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In Vitro Conservation of Bottle Palm (Hyophorbe lagenicaulis (L. Bailey) H.E. Moore)

Successful seed germination of a rare palm in the laboratory can help to conserve its dwindling population in the wild.

 Seedling of Hyophorbe americaulis.

The ‘bottle palm’, Hyophorbe lagenicaulis (L. Bailey) H.E. Moore, is endemic to Mauritius, where it is confined to lowland palm savannah on Round Island. By the 1970s, the species faced extinction in the wild. Currently, there are more than 250 palm trees that make up the wild population in nature. However, germination of seeds in the wild takes 5-6 months and is sporadic. For this reason, in vitro germination of seeds and the induction of somatic embryos were investigated. Seedlings were used to develop somatic embryos which are similar to zygotic embryos in morphology and function. Plants can be raised from somatic embryos in large numbers.

This method will have applications for other related palms which produce limited number of seeds. The added benefit of somatic embryos as propagules for long-term storage (cryopreservation) makes it useful for other rare palms in danger of extinction. Hyophorbe amaricaulis, a species closely related to bottle palm and one of the world's rarest palms, is endemic to Mauritius. Its seeds are non-viable under in vivo and in vitro conditions according to the studies conducted elsewhere.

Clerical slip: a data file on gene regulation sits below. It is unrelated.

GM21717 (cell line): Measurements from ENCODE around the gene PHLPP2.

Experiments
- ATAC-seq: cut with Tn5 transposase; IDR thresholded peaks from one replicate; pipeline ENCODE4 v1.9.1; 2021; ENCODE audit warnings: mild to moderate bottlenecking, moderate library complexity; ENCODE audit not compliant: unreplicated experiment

Successful protocol development in bottle palm may help to rescue H. amaricaulis which survives as only a single specimen in a botanic garden. Preliminary studies have been conducted to develop protocol for the germination of H. amaricaulis which may be effective in rescuing this species from the brink of extinction.

Key papers published since 2006.
1. Asmussen-Lange, C.B., Maunder, M. & Fay, M.F. (2011). Conservation genetics of the critically endangered Round Island bottle palm, Hyophorbe lagenicaulis: can cultivated stocks supplement a residual wild population? Botanical Journal of the Linnean Society 167: XX-XX.
2. Reed, B.M., Sarasan, V., Kane, M., Bunn, E., & Pence V.C. (2011). Biodiversity conservation and conservation biotechnology tools. In Vitro Cell Dev Biol-Plant 47: 1-4
3. Sarasan, V. (2010). Importance of in vitro technology to future conservation programmes worldwide. Kew Bulletin 65: 549–554
4. Sarasan, V., Cripps, R., Ramsay, M.M., Atherton, C., McMichen, M., Prendergast, G., & Rowntree, J.K. (2006). Conservation in vitro of threatened plants- Progress in the last decade. In Vitro Cell Dev Biol-Plant. 42:206-214
 

Project partners and collaborators

MauritiusNational Parks and Conservation Services

Project funders

UKThreatened Plants Appeal, Royal Botanic Gardens, Kew

Project team

HPEViswambharan Sarasan
Jodrell LaboratoryMike Fay
Seed Conservation DepartmentHugh Pritchard
Science Teams: 
Project Leader: